Moreover, there are also specific and more effective means of suppressing disagreement when the administration seems to behave transparently, than there are means of suppressing public indignation and possibly legal action in case the regime change is pursued secretly.


This is not business as usual, no matter what the US said about Saddam, Assad or Noriega in the past. Those look the same, but they are most assuredly not the same in practice.

While there are multiple documented calls by the US for regime change, they:

  • were generally frowned upon when the US first started getting into the habit of doing so.

  • concerned small tinpot dictatorships, not Russia, a major nuclear power.

  • not a country whom the world has a deep vested interest in seeing to effect a change of course and withdraw, without being able to coerce in doing so.

  • With Saddam and all, the US was mostly acting on its own, for its own purposes. There was no coalition that needed to be held together and most of the world didn't particularly care, one way or the other if the US proceeded or stopped.

As Anthony Zurcher, the BBC US correspondent says Why Biden's off-script remarks about Putin are so dangerous:

The speed with which the US issued its "clarification" - later echoed by Mr Blinken - suggests the US understands the danger inherent in Mr Biden's words.

There's a line between condemning a nation's leader - the sometimes overheated rhetoric of diplomacy - and calling for his removal. It was a line both the Americans and the Soviets respected even at the height of the Cold War. And it is a line that Mr Biden had apparently crossed.

"Regime change" is something powerful countries are accused of imposing on weaker ones - not what one nuclear-armed nation demands of another.

By Sunday, even some US allies were attempting to distance themselves from Mr Biden's remarks.

Biden, has, on the whole, done a very commendable job of bringing together the coalition against Russia. He's also been very good at reminding the younger generations of the inherent constraints brought on by nuclear MAD theory. He's preemptively outed some of their planned intentions. He's even been good at not upping the US DEFCON when Russia upped theirs earlier in the crisis.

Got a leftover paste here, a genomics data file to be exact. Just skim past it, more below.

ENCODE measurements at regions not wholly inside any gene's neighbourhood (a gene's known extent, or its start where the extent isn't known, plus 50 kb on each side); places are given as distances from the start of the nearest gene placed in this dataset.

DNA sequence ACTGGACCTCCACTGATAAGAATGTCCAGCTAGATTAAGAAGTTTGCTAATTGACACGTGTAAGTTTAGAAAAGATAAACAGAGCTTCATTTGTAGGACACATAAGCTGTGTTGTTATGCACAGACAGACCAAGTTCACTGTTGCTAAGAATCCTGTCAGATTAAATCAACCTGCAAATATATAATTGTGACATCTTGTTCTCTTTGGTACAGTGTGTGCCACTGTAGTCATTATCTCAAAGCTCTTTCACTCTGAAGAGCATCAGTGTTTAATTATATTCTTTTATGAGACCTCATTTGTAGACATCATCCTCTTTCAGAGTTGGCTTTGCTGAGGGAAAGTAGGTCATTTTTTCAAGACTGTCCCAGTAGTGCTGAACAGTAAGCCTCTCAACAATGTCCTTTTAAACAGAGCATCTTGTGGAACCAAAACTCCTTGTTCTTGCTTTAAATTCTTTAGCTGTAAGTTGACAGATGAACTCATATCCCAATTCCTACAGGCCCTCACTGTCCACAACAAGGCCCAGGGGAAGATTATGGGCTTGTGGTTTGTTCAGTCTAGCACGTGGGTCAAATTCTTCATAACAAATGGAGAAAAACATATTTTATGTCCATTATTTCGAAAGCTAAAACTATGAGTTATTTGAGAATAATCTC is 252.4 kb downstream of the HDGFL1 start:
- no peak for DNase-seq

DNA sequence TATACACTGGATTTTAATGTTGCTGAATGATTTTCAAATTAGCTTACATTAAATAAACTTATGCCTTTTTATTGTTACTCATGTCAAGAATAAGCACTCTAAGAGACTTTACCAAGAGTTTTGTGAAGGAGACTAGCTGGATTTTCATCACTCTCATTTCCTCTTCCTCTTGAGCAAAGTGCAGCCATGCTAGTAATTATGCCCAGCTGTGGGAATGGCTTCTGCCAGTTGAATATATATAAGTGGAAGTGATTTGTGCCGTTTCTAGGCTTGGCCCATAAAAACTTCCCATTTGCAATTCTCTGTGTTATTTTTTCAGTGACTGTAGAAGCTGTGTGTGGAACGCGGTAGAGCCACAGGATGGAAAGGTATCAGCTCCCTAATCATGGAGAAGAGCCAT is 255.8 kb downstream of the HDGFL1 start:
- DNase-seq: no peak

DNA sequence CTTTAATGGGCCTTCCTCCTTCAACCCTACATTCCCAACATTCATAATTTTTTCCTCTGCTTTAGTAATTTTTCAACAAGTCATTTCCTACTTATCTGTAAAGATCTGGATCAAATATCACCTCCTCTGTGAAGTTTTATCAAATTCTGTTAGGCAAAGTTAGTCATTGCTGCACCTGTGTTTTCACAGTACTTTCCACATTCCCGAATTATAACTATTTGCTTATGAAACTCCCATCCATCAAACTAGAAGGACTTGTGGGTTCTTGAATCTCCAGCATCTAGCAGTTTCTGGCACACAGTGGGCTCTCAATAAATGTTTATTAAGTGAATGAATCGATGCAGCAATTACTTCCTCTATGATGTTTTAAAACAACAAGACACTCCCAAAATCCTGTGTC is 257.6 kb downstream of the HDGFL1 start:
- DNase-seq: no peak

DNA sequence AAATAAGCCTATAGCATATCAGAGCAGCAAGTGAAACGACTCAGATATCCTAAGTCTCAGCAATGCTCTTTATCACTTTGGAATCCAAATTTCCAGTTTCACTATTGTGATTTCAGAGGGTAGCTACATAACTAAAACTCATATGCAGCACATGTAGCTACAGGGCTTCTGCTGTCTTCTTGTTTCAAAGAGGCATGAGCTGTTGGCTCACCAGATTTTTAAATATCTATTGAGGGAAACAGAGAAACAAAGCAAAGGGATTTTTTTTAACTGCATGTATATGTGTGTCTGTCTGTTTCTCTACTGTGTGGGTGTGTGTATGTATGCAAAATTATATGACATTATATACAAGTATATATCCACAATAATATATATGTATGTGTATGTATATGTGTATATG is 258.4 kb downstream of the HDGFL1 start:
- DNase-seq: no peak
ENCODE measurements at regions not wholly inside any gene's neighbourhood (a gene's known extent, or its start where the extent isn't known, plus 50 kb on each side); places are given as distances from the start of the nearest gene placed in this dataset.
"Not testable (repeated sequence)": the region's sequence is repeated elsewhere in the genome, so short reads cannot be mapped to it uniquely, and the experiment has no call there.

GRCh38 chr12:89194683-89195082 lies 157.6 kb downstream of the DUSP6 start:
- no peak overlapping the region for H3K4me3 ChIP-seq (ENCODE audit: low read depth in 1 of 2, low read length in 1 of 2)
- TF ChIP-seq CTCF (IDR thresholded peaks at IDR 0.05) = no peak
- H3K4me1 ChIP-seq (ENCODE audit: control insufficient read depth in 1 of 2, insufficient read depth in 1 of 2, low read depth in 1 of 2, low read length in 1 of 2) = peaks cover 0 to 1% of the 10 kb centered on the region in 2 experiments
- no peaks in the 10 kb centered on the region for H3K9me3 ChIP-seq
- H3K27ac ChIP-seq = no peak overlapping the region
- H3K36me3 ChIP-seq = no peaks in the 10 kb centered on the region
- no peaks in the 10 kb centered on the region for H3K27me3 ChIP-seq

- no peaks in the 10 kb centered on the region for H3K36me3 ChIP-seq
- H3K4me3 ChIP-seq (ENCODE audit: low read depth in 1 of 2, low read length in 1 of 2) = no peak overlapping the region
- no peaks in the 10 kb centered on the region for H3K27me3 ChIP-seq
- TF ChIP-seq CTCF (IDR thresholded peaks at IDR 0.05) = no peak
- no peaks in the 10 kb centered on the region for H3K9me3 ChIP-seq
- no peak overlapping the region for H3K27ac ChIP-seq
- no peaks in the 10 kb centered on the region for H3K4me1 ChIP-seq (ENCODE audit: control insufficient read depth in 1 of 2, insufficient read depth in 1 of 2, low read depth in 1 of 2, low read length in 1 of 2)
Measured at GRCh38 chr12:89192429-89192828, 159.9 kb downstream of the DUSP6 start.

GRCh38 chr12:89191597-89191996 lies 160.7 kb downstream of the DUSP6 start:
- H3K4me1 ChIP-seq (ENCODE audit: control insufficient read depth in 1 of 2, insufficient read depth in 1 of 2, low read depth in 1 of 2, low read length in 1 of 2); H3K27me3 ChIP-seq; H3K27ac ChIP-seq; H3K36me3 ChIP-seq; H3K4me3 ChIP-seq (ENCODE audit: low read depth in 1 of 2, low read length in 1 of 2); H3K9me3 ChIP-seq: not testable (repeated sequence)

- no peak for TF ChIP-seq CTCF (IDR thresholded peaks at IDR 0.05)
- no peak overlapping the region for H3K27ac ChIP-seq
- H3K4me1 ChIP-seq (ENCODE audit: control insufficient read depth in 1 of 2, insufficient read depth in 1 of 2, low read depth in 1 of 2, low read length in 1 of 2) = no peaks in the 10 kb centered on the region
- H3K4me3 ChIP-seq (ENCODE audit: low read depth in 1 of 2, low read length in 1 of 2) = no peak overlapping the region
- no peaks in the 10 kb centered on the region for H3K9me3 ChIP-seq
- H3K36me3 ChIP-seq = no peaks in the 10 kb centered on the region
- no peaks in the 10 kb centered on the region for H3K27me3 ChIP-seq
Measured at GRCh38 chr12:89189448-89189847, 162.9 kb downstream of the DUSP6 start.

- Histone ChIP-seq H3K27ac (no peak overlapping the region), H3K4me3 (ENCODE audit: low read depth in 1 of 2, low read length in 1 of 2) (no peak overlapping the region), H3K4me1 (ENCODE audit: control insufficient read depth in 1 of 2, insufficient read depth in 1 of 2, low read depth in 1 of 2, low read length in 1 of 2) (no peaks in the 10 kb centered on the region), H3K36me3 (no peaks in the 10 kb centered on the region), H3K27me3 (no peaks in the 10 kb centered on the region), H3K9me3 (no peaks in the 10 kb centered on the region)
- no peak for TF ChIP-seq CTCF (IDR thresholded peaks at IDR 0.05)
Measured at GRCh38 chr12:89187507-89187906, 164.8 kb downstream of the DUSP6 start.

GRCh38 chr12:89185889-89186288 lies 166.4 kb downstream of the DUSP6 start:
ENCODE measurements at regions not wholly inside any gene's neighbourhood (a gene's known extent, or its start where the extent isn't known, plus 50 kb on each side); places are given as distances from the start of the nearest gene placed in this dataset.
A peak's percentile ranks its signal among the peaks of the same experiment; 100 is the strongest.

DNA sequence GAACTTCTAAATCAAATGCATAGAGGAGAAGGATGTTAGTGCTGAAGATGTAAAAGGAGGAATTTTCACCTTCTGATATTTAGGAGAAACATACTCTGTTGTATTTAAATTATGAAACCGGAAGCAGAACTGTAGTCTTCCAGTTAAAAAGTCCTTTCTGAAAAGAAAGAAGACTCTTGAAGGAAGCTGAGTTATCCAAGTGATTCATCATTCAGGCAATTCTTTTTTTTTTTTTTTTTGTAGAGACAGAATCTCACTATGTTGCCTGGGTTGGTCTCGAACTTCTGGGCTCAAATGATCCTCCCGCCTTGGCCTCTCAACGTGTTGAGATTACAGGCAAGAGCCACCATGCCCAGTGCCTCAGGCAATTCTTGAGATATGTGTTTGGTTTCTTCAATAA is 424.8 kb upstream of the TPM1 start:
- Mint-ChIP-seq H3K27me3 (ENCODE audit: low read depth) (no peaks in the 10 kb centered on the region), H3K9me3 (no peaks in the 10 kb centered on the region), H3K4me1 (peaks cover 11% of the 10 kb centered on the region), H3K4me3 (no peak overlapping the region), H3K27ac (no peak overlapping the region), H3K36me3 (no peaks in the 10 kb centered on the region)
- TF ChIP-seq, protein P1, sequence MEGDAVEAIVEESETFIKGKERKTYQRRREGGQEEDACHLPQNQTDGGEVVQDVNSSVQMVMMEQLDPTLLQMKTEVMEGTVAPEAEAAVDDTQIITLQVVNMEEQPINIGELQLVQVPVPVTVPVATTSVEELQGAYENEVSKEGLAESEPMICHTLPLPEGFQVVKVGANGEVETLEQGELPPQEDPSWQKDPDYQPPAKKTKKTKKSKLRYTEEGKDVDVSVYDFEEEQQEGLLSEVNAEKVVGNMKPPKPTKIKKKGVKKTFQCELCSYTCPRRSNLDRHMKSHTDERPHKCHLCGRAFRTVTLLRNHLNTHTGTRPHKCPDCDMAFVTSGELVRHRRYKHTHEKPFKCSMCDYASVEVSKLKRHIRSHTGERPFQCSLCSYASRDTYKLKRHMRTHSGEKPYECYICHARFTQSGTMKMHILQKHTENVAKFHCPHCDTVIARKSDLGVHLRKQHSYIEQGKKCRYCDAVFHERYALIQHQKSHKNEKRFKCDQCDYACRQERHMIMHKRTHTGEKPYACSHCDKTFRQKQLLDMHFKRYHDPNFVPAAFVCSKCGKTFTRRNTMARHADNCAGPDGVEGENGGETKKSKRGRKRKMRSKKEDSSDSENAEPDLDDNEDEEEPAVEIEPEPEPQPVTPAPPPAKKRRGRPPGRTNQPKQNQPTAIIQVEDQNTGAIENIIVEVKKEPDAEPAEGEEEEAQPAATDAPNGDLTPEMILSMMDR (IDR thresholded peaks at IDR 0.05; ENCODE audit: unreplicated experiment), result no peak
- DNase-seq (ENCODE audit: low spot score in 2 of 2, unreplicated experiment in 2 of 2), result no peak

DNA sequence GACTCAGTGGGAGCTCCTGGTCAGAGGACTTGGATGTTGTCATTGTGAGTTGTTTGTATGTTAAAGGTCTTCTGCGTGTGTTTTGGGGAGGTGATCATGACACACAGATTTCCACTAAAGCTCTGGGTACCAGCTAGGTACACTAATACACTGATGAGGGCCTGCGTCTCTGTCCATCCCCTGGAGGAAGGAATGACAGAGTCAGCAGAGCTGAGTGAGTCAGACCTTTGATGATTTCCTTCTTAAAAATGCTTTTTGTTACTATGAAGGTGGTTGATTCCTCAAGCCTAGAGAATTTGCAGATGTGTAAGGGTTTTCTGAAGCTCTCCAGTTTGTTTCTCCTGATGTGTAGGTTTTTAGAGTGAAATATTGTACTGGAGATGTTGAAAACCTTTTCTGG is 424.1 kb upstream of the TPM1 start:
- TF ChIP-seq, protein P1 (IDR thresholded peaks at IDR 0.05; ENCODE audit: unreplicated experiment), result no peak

Then he does this. After calling Putin a war criminal the week before.

The fact that many of us will feel that he is right does not make saying it publicly any less of a gaffe. He got elected to a position which requires keeping a tight lid on one's mouth when necessary.

Another indication that this was not normal practice is that Biden had to publicly disown his own statement:

"But I want to make it clear: I wasn’t then nor am I now articulating a policy change," Biden said. "I was expressing moral outrage that I feel, and I make no apologies for it."

Now, if this was just like previous POTUS regime change calls, why did he have to do that?

p.s. I am not questioning Biden's competence, which I otherwise would rate highly in this crisis. Nor should anyone put words into my mouth about his age - a criticism often raised by Trump who often looked way more doddery himself.

  • 9
    Just a thought; why not ask what you "certainly consider to be the larger question behind the question" as a proper Stack Exchange question to allow others to express their views as well rather than hijack my question to try to make it about something that it isn't and then have yours as the only answer to it? I try to ask fairly low-temperature questions that can be answered with facts. That I've done so here is not an accident or oversight. Ask this as a new question and let everyone answer!
    – uhoh
    Commented Mar 28, 2022 at 1:34
  • 3
    It's not the only answer. And I apologize and did not mean to cause offense or annoy you. But what I find concerning is that the answers so far treat it as business as usual. It is not. The US had the power to get away with the other guys. It can't here. That's amply supported by the BBC guy. Commented Mar 28, 2022 at 1:35
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    In Stack Exchange "business as usual" is answering the question as asked; as written in the question post. SE works so well because we all stick to business as usual. To me this is an opportunistic airing of a personal viewpoint and does not qualify as a Stack Exchange answer.
    – uhoh
    Commented Mar 28, 2022 at 1:38
  • 4
    OK you've made your point the first time. I was able to read it perfectly well. Consider it a reframing then. All the answers so far: no big deal. Which isn't borne out by international reactions to it. So, just my personal opinion? I think not. What is also missing in the answers is that it was almost unprecented for a Western government to publicly advocate regime change outside of wartime when the US first started on the practice. Commented Mar 28, 2022 at 1:39
  • 3
    @uhoh I'd have to agree with Italian here. While I'm sure your intentions were good, a pure answer of the question as currently stated without additional context is simply misleading about the rarity and impact of the event that you explicitly referenced at the beginning of the question, whether it is intended to be so or not. This answer provides much-needed context.
    – reirab
    Commented Mar 28, 2022 at 21:23